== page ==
Pope’s cousin, a Salesian missionary, to join papal entourage in Thailand
Pope Francis greets his second cousin, Sister Ana Rosa Sivori, in 2013. VATICAN MEDIA
By Hannah Brockhaus
Catholic News Agency
November 15, 2019
BANGKOK, Thailand— Salesian Sister Ana Rosa Sivori, Pope Francis’ second cousin who has been a missionary in Thailand for over 50 years, will be in attendance during papal meetings in the country later this month.
While in Bangkok Nov. 20-23, Sivori, 77, will be a part of the papal entourage, following the pope to all his events and encounters, according to Reuters.
Pope Francis and Sivori, who grew up in Argentina together, are related through their grandfathers, who were brothers.
Since Pope Francis’ election in 2013, whenever Sivori visits Argentina, she first makes a stop in Rome to see him. She said she has grown closer to him in the last few years, Reuters reports.
In an interview with Italian magazine Il Mio Papa, Sivori said she is happy to be able to greet her second cousin, but she is “especially happy for the small Catholic community here and for all the Thai people. It is a great blessing and a special gift for Thailand.”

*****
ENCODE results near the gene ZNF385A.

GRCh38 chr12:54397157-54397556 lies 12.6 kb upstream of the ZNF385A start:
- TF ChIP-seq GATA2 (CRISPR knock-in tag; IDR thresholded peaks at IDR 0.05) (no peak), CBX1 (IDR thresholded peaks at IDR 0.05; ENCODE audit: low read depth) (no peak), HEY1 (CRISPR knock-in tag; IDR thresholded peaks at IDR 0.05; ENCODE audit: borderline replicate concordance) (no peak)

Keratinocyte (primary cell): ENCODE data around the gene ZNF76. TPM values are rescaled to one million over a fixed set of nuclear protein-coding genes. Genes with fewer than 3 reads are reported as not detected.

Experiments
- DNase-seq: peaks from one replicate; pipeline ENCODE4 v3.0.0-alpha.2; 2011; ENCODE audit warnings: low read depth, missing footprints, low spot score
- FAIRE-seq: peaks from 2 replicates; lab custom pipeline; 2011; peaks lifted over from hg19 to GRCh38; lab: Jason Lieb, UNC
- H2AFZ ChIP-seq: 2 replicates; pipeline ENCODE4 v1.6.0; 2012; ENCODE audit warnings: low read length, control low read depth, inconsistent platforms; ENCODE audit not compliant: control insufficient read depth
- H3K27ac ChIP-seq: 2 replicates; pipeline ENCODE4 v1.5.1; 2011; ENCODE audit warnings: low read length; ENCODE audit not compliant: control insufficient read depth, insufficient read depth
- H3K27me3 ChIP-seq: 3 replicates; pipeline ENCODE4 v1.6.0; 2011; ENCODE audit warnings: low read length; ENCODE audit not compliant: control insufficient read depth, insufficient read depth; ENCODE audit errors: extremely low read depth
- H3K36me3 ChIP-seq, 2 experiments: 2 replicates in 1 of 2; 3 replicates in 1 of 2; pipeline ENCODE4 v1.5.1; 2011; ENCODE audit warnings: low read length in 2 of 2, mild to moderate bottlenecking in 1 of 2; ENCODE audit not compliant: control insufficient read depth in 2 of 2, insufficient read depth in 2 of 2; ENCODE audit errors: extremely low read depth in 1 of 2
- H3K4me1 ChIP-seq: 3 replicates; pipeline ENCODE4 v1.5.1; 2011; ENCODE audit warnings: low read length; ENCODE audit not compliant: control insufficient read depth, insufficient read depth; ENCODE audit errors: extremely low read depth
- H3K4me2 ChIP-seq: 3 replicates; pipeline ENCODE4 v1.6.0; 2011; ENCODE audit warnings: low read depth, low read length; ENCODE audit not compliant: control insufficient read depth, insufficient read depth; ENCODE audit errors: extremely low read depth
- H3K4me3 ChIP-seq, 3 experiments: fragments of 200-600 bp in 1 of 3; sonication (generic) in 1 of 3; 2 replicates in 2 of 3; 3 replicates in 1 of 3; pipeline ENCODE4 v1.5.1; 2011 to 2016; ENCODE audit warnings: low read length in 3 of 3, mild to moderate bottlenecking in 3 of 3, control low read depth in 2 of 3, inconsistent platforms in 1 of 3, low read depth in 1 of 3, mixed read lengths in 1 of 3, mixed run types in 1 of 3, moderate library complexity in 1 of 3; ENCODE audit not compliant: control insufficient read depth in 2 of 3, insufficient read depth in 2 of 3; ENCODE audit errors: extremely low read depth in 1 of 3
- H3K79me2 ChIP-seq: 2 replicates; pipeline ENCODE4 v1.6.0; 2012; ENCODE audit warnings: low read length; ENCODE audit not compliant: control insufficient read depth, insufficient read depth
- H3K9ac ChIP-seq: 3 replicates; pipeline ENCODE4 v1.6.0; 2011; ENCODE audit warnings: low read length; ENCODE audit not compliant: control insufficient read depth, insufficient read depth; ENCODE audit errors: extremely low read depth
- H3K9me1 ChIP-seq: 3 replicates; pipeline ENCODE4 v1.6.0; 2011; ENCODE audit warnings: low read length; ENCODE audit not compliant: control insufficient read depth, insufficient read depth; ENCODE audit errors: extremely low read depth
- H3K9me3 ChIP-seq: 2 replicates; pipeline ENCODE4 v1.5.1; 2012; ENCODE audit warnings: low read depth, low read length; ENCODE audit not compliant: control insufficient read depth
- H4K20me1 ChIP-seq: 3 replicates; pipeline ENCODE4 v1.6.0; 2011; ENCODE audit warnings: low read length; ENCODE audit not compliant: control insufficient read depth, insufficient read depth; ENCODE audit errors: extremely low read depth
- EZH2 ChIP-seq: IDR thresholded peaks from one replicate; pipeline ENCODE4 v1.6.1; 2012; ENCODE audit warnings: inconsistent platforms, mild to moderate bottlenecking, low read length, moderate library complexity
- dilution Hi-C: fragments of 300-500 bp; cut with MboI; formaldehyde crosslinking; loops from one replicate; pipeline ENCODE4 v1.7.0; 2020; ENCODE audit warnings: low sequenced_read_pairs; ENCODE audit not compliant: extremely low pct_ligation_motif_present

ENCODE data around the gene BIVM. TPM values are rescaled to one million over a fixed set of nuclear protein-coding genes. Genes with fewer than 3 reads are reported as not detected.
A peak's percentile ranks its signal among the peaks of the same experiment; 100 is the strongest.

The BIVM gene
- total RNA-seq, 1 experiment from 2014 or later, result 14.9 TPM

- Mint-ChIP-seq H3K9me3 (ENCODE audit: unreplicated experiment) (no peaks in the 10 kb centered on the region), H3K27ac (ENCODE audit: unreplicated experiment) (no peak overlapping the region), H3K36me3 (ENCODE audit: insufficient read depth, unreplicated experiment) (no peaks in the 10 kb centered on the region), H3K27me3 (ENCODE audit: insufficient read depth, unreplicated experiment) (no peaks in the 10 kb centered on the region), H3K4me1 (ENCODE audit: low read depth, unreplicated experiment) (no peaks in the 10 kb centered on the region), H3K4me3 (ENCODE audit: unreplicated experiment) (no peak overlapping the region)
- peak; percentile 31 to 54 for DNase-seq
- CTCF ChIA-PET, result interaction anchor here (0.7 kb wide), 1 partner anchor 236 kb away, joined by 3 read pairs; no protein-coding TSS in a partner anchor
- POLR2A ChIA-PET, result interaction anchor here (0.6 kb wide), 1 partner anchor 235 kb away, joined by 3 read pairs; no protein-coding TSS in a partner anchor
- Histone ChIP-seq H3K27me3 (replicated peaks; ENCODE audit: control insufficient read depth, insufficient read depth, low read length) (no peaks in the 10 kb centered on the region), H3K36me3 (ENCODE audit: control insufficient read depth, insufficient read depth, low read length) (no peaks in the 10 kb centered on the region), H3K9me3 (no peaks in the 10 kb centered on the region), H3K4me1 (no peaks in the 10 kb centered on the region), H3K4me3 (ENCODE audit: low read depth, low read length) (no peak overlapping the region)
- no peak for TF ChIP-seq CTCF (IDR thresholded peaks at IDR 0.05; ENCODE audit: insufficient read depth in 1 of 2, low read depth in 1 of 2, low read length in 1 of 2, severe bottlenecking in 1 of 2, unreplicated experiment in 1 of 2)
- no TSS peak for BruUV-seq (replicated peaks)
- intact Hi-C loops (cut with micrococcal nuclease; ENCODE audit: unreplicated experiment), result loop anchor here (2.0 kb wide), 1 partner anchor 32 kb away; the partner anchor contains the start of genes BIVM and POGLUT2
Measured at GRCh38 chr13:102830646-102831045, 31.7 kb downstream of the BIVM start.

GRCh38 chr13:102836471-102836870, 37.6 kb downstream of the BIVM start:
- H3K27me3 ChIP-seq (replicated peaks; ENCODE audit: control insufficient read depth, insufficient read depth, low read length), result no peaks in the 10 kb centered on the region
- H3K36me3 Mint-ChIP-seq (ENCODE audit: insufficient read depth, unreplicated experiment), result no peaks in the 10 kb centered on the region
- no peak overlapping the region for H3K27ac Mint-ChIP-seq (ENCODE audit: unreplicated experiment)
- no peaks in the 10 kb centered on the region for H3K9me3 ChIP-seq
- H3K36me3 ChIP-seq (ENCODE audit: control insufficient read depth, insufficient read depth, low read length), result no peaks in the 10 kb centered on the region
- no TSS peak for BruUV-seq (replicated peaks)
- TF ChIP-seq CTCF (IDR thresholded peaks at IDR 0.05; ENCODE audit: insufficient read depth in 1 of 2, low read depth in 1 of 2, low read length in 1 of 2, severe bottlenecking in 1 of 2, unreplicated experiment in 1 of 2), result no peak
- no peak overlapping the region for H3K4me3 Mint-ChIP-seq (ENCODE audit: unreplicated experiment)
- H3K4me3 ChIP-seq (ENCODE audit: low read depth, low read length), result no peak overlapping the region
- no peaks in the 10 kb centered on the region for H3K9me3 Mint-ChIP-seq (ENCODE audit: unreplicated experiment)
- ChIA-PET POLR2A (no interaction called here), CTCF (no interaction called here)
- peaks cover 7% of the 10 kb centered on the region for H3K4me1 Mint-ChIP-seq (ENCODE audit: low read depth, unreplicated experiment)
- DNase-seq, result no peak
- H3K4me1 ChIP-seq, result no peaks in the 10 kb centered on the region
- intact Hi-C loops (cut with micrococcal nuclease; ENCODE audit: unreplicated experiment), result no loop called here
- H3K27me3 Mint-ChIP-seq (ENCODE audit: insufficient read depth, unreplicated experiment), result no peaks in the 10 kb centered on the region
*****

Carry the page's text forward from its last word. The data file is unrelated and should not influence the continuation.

“Although Catholics here are a minority, thanks be to God there is a great religious tolerance that allows peaceful coexistence marked by simplicity and brotherhood,” she added.
Sivori joined the Salesian Sisters of Don Bosco, also called the Daughters of Mary Help of Christians, at the age of 23. She was sent soon after, in 1966, to be a missionary in Thailand, where she has been living ever since.
She is currently vice principal of St. Mary’s School in the northeastern part of Thailand, over 350 miles from the capital city of Bangkok.
On the pope’s schedule in Bangkok is a meeting with King Maha Vajiralongkorn at the Amphorn Royal Palace.
The pope will meet with Christian and other religious leaders, and also with the Supreme Patriarch of Thailand, who is the leader of the order of Buddhist monks in the country.
He will also celebrate Mass in the National Stadium and in the Cathedral of the Assumption.
Sivori told Reuters that when she and Francis talk, “we feel like brother and sister. For me, of course I know that he’s the Pope … but we talk simply.”
“When I meet him, I’ll call him by his name, Jorge. Pope Francis just came after,” she said. “I’m proud of him.”
Francis’ visit to Thailand is in commemoration of the 350th anniversary of the Vatican Mission to Siam in 1669.
The small Catholic community in Thailand, less than 0.5% of the mostly Buddhist population, has been celebrating the anniversary throughout 2019.
After Thailand, Pope Francis will travel to Japan for three days.